From Queens to Slaves: Pope Gregory's Special Concern for Women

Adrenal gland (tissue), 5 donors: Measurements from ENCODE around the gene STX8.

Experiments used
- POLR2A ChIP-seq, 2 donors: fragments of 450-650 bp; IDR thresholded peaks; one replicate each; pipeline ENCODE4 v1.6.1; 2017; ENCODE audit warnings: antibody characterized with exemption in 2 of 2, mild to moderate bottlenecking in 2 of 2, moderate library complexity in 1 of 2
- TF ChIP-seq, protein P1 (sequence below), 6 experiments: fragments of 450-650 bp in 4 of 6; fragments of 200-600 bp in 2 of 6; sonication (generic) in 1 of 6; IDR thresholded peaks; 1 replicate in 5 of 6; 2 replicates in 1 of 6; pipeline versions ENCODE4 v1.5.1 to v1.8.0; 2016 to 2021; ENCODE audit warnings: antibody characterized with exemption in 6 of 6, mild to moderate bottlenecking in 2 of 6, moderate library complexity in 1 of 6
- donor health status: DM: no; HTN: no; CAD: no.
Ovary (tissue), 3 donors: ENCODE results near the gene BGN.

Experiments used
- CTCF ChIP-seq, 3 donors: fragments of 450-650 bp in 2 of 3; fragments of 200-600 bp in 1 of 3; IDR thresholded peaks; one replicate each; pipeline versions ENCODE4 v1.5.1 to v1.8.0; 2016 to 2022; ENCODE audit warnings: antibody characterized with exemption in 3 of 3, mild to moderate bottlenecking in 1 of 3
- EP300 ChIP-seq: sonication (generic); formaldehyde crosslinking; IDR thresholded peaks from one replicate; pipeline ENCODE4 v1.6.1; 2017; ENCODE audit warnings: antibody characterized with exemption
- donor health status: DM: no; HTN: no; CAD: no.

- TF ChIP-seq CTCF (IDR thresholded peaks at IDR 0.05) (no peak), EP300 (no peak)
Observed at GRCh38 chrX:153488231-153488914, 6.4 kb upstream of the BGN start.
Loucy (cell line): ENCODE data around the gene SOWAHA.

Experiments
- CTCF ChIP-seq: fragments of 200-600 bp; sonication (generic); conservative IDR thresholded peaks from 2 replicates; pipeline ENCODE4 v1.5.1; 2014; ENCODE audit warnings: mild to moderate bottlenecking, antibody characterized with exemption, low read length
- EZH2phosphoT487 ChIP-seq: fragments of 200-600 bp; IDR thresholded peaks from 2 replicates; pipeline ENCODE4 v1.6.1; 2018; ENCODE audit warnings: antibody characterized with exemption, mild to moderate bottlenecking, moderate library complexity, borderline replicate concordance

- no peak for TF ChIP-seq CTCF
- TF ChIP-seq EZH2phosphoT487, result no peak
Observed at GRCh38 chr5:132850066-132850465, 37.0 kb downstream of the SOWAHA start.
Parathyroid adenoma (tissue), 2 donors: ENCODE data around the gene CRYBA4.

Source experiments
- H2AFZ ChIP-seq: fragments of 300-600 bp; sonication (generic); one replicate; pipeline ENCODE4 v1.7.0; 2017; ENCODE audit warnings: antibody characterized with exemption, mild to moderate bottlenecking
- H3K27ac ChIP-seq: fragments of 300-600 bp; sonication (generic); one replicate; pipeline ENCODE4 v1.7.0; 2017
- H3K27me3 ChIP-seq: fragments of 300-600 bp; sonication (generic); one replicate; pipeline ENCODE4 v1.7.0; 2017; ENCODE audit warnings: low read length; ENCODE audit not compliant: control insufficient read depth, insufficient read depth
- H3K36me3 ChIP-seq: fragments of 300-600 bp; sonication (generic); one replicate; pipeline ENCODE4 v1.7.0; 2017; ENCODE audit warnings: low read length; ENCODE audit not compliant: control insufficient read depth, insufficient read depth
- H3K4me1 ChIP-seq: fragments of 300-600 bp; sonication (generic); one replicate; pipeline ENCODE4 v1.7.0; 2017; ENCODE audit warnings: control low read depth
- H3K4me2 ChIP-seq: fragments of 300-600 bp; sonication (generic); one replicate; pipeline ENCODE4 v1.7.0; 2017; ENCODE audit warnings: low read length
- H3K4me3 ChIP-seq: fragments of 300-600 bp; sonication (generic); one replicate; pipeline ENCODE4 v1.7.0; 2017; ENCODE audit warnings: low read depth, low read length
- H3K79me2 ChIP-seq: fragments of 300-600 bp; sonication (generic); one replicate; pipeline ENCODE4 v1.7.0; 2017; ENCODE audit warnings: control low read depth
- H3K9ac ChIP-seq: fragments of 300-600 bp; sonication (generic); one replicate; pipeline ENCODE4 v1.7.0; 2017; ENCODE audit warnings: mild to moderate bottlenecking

The book is based on the author's very careful study of all the women who were involved with the normally extremely busy and painfully sick Pope ... Show synopsis The book is based on the author's very careful study of all the women who were involved with the normally extremely busy and painfully sick Pope Gregory the Great, many of them staying with him in Rome while he sorted out their mainly legal cases, and one of them, Theoctista, the learned sister of the Emperor Maurice, receiving the longest letter that he ever wrote to any individual. The consular son of the great Boethius, Flavius, was the father of Lady Rusticiana, who received several letters from her very dear friend, Pope Gregory, as did all of her family. After a preface, the book is divided into seven main sections, the first on Pope Gregory himself, with an historical setting, and a short first chapter dealing with his female relatives. Chapters 2 and 3 cover the royal and aristocratic women, including four queens, and then the abbesses and nuns are discussed, including several who were missed in the precursor to this book, Pope Gregory and the Brides of Christ. Then the widows and marriages are discussed, followed by women cohabiting with clerics and escaping from slavery to join convents. Finally, a bibliography provides the main works on the Pope and the period when he lived, about 600 AD, with an index to help scholars find the main characters and places in the book.